They set up a display outside of Saks Fifth Avenue in New York City to give people a taste of what Liteboxer is all about, and they have a partnership with Dick’s Sporting Goods. They will also make a big push with the arrival of 2021 with a “new year, new you” campaign.
“There are 180 million gym memberships in the world, and it accounted for like $96 billion in revenue a year,” said Morin. “There have been studies with COVID that up to 60 percent of those people don’t expect to go back to the gym in the same, the same way they did before. So that’s a huge $55 billion market up for grabs.”
Units started shipping in November.
According to Morin, the company is looking ahead to other fields where their concept might apply. “There are many other extensions within the fitness space, but also within the medical space. There are a lot of brain science studies that have gone on for boxing, in terms of helping people with neurological disorders connect their brain and motor functions.”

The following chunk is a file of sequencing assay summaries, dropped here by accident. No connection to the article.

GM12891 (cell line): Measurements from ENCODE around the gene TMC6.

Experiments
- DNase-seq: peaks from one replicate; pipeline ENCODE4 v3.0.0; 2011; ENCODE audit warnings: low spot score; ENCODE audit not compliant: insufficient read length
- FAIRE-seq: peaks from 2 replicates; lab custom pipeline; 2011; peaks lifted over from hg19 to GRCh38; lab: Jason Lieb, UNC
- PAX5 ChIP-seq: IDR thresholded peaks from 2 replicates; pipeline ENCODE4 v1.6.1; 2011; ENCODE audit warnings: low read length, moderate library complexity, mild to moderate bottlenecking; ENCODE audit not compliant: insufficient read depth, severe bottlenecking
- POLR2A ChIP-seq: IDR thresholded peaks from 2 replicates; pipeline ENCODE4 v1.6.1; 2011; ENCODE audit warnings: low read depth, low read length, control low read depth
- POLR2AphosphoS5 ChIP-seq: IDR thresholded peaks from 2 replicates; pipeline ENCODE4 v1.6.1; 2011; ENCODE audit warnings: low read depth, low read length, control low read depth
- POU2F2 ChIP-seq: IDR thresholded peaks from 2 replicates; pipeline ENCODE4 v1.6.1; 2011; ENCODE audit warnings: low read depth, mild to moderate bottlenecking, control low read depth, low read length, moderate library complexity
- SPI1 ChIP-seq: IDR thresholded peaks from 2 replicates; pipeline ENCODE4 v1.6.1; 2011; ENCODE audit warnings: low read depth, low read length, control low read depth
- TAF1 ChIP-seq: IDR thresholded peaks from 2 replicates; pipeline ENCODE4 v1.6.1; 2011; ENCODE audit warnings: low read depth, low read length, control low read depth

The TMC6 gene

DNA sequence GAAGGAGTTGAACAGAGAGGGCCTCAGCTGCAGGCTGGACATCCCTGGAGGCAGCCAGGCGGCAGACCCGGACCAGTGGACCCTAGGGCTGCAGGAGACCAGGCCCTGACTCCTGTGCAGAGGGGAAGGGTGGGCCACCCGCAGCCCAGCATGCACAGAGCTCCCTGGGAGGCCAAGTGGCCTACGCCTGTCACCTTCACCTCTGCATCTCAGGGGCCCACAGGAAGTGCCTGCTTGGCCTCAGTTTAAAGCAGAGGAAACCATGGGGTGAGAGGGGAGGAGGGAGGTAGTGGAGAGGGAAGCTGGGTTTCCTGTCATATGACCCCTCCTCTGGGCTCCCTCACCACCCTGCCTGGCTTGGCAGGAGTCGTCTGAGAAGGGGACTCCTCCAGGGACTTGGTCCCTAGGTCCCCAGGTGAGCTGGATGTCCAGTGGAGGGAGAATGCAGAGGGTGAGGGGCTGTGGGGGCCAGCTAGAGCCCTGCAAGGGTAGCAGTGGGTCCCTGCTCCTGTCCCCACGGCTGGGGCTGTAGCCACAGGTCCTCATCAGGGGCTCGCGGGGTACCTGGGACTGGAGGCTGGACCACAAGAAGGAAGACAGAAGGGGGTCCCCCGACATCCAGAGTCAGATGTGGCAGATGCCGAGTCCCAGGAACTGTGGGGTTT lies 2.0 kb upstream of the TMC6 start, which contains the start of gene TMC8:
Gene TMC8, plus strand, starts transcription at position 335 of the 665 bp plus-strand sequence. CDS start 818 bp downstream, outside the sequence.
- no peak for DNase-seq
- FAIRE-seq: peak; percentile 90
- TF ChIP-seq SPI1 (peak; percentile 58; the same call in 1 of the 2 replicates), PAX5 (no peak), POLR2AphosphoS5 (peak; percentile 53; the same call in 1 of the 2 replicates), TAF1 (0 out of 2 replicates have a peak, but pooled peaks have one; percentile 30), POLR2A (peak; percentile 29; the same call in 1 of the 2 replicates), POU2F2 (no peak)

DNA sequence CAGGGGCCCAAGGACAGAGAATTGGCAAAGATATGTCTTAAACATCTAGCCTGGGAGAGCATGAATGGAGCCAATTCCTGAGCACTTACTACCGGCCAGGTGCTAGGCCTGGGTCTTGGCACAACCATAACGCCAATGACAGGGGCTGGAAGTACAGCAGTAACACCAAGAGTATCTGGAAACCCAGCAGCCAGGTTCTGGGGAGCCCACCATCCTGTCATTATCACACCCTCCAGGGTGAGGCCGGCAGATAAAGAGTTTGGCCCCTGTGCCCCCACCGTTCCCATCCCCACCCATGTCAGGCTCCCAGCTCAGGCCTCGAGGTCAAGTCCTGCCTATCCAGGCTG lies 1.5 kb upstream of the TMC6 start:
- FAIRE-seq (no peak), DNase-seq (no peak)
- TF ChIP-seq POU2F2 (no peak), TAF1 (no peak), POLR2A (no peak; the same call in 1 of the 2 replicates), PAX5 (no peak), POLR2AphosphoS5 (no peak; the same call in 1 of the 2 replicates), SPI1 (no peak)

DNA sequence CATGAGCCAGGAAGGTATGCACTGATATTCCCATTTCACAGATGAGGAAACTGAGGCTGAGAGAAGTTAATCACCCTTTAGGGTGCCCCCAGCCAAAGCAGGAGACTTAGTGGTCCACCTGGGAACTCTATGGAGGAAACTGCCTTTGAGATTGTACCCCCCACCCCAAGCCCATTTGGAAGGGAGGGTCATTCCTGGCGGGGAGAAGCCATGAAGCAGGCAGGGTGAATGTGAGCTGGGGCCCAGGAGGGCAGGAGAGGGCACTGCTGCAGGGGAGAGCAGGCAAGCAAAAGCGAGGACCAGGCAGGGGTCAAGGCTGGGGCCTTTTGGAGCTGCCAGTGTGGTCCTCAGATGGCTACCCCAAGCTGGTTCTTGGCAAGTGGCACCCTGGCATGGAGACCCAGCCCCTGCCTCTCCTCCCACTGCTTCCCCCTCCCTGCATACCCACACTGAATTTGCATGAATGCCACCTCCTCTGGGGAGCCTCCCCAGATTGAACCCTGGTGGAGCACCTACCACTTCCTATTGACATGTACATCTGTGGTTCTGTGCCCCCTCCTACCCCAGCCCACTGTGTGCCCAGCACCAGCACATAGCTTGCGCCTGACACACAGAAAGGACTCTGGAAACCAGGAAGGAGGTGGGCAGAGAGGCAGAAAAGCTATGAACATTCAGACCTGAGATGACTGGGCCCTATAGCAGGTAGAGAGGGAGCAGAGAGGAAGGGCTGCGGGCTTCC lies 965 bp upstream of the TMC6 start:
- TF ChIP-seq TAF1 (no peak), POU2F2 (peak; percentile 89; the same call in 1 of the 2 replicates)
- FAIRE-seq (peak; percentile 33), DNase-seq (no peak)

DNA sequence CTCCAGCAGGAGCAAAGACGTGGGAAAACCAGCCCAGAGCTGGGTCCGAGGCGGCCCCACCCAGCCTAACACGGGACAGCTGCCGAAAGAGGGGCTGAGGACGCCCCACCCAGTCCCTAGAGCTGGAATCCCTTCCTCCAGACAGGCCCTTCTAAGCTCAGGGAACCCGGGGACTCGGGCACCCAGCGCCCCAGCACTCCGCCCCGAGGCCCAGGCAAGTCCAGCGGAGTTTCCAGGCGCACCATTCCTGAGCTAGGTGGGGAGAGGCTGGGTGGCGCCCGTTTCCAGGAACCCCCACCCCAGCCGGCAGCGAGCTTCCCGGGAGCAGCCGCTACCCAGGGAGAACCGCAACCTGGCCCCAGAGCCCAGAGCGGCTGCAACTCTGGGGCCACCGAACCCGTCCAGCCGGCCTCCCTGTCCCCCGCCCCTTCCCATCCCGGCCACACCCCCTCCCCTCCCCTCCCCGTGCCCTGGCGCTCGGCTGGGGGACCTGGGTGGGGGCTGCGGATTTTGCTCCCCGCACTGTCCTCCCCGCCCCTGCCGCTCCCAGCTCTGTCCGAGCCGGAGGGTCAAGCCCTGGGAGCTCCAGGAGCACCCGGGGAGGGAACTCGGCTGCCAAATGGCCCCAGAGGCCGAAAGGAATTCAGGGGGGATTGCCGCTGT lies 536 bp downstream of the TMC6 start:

A user can finance a Liteboxer for $49 a month, so that the monthly cost of owning a unit becomes much like what you’d pay for a gym membership, according to Morin.
One important aspect of exercise is committing to it on a frequent basis, said Morin. A reason why people don’t commit is that they consider it a chore – something they need to do, but begrudge doing.
He said a mission of Liteboxer is to remove that drudgery. “We want to make working out less of a chore. Anyway we can do that, we’re going to do it,” said Morin.
The feedback from the metrics of the online workouts gives the Liteboxer team the opportunity to see what engages the users and what doesn’t. They can make changes as necessary to keep the users engaged.
“We’re checking those numbers and then we’re modifying our content to just make it better all the time,” he said. “We can see if people are having trouble with this song and this punch. We’ll go in and edit it and make things better.”
“Our North Star,” he added, “is the user experience: Are people liking it? How do we get the user experience better so that people form those habits?”